After spending much of the summer overdosing on zombie raids, alien invasions and apocalyptic clashes, it’s no wonder I have switched to Turner Movie Classics and “The Andy Griffith Show.”

It’s a nice break from all of the noisy and sometimes just plain ridiculous doomsday plots that inundate television and movies these days.

Last month, I watched a marathon of Agatha Christie movies and fell in love with Margaret Rutherford, who portrayed Miss Marple, the 70-year-old, silver-haired sleuth in “Murder, She Said.”

My husband wanted to know what was inspiring me to watch so many black-and-white flicks lately. “The movies have a lot of substance,” I said, “and give me something to think about.”

That night, we watched an episode of Christie’s classic, “Ten Little Indians.” My husband immediately recognized the title, a book he once read. For about 90 minutes, we watched the 1965 movie featuring Hugh O’Brian, star of the television western “Wyatt Earp.”

By the way, I interviewed O’Brian in 2000, the year he flew into Baton Rouge to visit students attending his youth program, the Hugh O’Brian Youth Leadership Conference.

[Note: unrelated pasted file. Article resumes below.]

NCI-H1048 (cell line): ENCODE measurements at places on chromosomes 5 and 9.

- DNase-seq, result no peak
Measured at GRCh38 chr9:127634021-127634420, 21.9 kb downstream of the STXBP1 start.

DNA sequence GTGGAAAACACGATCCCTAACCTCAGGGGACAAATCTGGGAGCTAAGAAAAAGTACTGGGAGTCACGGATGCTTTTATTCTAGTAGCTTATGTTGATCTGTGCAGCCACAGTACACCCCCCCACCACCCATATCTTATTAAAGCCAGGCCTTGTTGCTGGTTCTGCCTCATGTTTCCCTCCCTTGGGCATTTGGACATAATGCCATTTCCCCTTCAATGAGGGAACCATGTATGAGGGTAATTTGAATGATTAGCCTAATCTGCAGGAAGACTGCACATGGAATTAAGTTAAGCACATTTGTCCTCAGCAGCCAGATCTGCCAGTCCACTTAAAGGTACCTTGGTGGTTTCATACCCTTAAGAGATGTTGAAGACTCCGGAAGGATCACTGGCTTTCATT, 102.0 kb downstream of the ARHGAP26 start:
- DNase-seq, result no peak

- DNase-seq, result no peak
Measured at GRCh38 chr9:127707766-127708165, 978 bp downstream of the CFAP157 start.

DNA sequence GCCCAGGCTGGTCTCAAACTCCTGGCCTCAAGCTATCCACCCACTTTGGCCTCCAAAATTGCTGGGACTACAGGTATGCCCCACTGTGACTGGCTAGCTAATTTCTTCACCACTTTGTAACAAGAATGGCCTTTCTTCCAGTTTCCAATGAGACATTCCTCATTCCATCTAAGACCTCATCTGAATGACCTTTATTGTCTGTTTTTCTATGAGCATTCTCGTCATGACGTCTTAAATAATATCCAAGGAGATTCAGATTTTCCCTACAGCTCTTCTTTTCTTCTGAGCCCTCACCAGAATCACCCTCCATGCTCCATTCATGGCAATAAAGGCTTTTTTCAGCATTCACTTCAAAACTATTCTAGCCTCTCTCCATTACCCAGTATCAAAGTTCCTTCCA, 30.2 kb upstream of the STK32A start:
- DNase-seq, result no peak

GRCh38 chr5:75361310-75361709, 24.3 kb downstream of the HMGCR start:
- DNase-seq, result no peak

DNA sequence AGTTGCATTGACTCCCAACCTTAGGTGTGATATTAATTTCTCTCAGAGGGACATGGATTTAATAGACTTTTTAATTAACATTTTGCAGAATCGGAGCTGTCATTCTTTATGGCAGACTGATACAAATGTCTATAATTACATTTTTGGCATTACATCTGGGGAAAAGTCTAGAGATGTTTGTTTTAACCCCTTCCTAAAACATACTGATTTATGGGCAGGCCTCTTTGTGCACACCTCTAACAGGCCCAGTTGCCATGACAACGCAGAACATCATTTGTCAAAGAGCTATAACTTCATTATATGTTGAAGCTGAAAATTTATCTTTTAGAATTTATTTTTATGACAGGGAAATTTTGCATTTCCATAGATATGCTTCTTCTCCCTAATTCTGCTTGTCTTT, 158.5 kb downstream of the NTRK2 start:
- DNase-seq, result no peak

I paused the television to tell my husband about my visit with O’Brian, reading back parts of the interview.

“I saw myself less interested in showbiz and more interested in this (youth leadership),” O’Brian told me.

He talked about the popularity of smoking among many of his acting contemporaries at the time and why he advocates against smoking today.

“You’re going to disappear if you don’t stop smoking,” he said he often told teens.

My 9-year-old son is amused with my fascination for black-and-white shows. “Mommy, are you watching ‘Andy Griffith’ again?” he asked me one night.

“No. This one is ‘Whatever Happened to Baby Jane?’”

As my son joined me in the easy chair, Joan Crawford’s character lifted her lunch tray and screamed after seeing a rat placed there by her sister, played by Bette Davis, who suffered from alcoholism and mental illness.

My son was intrigued with the movie’s plot.

When the Syfy network aired back-to-back episodes of “The Twilight Zone,” I had to tell my kids about my interview with one of its stars, Colin Wilcox Paxton, whose credits included “To Kill a Mockingbird” and a 1960s’ episode of the “Twilight Zone,” which she aired for theater students while she directed a play at Episcopal High School in Baton Rouge in 1997.

Over-the-top movie blockbusters are exciting, but sometimes it’s just nice to sit and watch an old-fashioned mystery or drama.

I feel fortunate to have met some talented, early screen stars who helped shape today’s film industry.

Chante Dionne Warren is a freelance writer. She can be reached at